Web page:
She asked about how to incorporate the bulky rope along with regular woven yarn and also how to change your weaving midstream and add separate stitches randomly, similar to the weave that inspired her.
I think these questions are really great, because even though I’ve covered this topic in parts, I haven’t directly addressed it. This post will be a really great way for those who are newer to weaving to learn how to weave in a more organic way and also weave with fibers of different weights and bulk.
The first part of the question is really straight forward. No matter the weight of the fiber your weaving with, you can use the same weaving techniques whether it is a really thin yarn or a really bulky rope. However, with that said you will need to account for some things. For example bulky yarns and rope will weave up much quicker, while thinner yarns and rope will take longer to weave. If you’re putting the two side by side, then my best suggestion is to just go for it. Don’t worry about the over/under of each row matching up, because it most likely won’t (this is true even for yarns of similar size).
A second thing to consider is bulky yarns take up more space and sometimes need more room to “breathe”. What I mean by this is bulky yarns can look really smashed if you try to weave them in every warp and it can drastically change the look of your pattern. To give my bulky yarn space, I’ll skip warp threads. So instead of weaving an over/under with a bulky thread, I might weave over 2/ under 1 or whatever I feel looks best with the bulky yarn.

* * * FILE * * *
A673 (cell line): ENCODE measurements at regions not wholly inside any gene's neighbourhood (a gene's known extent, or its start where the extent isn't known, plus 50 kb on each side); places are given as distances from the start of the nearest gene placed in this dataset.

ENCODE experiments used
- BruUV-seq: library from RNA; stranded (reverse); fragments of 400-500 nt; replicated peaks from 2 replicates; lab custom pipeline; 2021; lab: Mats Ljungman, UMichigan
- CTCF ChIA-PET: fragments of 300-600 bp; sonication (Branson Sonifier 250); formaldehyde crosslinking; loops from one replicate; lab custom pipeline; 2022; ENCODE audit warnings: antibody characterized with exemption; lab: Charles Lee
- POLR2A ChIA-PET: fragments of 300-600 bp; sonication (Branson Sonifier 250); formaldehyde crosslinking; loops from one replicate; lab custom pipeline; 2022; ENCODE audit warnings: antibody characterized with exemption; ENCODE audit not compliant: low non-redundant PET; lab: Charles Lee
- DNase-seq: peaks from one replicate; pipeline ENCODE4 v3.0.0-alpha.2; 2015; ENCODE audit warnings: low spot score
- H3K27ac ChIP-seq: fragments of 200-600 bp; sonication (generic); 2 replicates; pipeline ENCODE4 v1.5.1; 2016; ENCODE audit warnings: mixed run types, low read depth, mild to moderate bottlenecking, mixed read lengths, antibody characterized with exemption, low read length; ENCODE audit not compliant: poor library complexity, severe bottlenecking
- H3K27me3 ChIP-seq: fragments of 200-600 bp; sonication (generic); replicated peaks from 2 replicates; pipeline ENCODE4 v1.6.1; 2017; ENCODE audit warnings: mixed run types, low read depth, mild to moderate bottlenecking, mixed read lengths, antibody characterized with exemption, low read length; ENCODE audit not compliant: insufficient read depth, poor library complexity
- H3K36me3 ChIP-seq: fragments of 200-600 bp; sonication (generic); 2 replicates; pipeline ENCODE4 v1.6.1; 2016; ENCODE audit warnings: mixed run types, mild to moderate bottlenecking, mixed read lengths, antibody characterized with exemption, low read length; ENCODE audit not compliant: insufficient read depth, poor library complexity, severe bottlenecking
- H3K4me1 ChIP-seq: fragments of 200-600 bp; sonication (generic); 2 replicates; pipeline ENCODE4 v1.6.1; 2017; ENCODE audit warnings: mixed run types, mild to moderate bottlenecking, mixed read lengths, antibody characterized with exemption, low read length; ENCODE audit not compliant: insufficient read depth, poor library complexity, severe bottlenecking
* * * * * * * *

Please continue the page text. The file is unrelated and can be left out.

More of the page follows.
The last consideration when weaving different fibers, is to pay attention to how fragile the thread is. When weaving something like roving who’s fiber is easy to disturb, you’ll definitely need to approach the weaving with a slower and more careful hand.
Other then these considerations, you can weave up different fibers in the same ways and weave them all alongside each other in whatever way you want.
For the second part of the question, how to change your weaving midstream and add separate stitches randomly, I highly recommend trying my organic doodle weave technique. This is a great practice for changing threads randomly and just bunching them together however you want. Try weaving like this for fun and without any pressure to make something specific, it can teach you a lot about weaving and how much flexibility you have!
For those that need more information, I also have a post on how to weave in new threads, which shows in pictures how I will add a new thread next to another thread in the middle of a weave. I also have a great post on all the ways to change threads in your weave. This post is really helpful for dealing with gaps that might be caused by putting two different threads next to each other.
And if you want even more help, I have super a detailed pattern for a weave that is easy for beginners and also free to those who join my newsletter.
This should help get those who are new to weaving started. And if you have more questions you can ask me in the comments below.
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